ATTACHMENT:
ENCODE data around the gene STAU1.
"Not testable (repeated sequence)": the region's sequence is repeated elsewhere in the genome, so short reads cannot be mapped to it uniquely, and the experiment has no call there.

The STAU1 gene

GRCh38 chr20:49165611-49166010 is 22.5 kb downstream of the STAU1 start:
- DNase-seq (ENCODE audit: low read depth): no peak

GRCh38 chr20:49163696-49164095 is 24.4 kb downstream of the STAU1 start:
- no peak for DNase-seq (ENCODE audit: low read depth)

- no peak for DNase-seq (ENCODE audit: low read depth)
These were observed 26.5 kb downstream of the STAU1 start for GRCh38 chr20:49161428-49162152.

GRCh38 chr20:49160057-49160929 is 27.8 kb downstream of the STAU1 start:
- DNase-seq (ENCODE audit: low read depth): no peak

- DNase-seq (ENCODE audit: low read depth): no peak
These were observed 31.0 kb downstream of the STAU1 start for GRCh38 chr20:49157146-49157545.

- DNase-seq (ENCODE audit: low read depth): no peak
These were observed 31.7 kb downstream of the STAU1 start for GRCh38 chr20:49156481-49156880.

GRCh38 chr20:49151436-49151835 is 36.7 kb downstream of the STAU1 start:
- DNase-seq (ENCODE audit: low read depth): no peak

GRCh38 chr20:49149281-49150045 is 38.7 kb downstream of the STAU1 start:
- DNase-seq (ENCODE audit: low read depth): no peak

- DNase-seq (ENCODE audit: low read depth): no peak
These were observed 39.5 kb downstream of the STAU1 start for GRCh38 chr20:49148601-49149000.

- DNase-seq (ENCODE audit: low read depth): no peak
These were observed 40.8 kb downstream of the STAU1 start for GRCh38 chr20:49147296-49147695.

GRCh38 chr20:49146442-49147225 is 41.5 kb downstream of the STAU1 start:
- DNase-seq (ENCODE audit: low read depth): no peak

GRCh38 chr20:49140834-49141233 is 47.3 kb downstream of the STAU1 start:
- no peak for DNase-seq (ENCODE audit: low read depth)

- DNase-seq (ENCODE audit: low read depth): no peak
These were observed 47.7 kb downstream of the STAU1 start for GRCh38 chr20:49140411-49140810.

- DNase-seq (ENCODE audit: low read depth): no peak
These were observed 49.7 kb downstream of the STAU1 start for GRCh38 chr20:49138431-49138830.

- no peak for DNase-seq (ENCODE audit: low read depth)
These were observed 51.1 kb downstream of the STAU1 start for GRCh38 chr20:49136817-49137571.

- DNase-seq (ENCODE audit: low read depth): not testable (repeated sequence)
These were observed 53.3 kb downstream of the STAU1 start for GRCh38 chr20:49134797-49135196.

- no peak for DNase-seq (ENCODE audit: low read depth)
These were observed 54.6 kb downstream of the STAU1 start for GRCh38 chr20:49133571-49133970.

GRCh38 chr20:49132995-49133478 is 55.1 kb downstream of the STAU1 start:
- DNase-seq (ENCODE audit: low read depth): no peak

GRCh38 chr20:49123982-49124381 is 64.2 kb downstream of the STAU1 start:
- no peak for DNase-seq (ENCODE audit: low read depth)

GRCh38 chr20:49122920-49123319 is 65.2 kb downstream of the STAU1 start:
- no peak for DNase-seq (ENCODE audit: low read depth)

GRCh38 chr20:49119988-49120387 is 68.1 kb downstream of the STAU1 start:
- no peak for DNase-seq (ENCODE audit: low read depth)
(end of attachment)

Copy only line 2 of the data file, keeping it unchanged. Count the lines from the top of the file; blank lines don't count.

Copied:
"Not testable (repeated sequence)": the region's sequence is repeated elsewhere in the genome, so short reads cannot be mapped to it uniquely, and the experiment has no call there.